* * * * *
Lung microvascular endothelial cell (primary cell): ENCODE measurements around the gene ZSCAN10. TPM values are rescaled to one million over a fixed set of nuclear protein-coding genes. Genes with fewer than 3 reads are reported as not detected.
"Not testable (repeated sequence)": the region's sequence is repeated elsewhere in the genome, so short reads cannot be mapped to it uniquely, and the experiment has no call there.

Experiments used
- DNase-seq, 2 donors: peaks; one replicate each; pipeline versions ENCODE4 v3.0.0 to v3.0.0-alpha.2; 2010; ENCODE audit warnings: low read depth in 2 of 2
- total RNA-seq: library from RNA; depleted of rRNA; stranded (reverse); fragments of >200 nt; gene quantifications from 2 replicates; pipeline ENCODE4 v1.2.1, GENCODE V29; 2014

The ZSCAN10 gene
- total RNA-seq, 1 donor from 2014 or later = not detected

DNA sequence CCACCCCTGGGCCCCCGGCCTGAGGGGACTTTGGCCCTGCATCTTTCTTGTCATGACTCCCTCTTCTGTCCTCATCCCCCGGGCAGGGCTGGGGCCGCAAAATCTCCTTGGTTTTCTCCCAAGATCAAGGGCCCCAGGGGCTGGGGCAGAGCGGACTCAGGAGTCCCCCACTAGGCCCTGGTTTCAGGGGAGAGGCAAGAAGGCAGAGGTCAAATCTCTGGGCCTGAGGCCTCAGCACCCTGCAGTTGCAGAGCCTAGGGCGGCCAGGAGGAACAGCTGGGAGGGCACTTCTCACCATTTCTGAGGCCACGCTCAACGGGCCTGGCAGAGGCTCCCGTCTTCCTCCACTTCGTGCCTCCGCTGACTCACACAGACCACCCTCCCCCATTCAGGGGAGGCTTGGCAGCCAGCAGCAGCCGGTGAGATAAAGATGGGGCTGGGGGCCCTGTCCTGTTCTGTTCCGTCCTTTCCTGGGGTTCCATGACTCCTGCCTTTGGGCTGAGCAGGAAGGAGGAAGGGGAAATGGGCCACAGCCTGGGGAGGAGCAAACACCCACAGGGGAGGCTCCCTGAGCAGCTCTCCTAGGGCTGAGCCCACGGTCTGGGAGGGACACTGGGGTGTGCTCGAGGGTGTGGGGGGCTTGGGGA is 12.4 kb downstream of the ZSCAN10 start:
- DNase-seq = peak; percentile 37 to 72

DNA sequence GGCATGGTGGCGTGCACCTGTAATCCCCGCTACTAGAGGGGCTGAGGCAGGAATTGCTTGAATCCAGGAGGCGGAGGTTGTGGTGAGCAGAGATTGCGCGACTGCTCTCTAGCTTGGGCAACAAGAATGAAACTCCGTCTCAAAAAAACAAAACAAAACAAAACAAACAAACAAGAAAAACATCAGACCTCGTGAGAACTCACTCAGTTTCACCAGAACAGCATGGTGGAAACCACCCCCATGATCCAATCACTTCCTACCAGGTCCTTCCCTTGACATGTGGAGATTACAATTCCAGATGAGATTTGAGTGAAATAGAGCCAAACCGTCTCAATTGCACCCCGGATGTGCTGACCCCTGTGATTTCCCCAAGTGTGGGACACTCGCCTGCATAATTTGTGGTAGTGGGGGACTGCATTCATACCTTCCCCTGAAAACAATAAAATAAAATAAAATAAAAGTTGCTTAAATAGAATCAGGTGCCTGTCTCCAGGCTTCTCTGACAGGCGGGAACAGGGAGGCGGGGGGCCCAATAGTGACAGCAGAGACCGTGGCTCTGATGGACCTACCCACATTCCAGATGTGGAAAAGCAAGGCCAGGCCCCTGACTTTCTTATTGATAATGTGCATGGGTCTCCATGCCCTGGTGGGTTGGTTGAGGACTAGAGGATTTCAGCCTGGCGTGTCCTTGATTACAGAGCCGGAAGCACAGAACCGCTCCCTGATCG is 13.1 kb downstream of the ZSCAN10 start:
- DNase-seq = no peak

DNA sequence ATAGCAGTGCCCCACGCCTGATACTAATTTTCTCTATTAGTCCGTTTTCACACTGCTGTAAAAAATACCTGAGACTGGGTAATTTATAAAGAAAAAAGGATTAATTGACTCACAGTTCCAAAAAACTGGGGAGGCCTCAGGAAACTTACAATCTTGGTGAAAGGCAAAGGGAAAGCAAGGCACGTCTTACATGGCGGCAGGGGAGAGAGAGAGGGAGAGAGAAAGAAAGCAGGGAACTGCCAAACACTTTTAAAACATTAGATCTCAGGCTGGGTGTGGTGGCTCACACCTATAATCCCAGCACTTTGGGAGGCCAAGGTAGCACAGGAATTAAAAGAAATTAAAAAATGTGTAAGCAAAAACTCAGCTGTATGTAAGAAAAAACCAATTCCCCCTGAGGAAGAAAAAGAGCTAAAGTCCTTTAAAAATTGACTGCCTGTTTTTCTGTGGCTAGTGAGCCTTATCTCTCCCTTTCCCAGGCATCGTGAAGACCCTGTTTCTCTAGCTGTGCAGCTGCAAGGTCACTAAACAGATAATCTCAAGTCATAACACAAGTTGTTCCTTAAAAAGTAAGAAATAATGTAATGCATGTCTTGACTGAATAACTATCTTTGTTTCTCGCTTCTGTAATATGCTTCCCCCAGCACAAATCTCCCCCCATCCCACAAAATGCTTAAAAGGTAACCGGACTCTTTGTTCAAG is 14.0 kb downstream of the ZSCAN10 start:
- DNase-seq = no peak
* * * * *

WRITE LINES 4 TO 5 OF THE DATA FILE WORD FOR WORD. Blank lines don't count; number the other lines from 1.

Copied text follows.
- DNase-seq, 2 donors: peaks; one replicate each; pipeline versions ENCODE4 v3.0.0 to v3.0.0-alpha.2; 2010; ENCODE audit warnings: low read depth in 2 of 2
- total RNA-seq: library from RNA; depleted of rRNA; stranded (reverse); fragments of >200 nt; gene quantifications from 2 replicates; pipeline ENCODE4 v1.2.1, GENCODE V29; 2014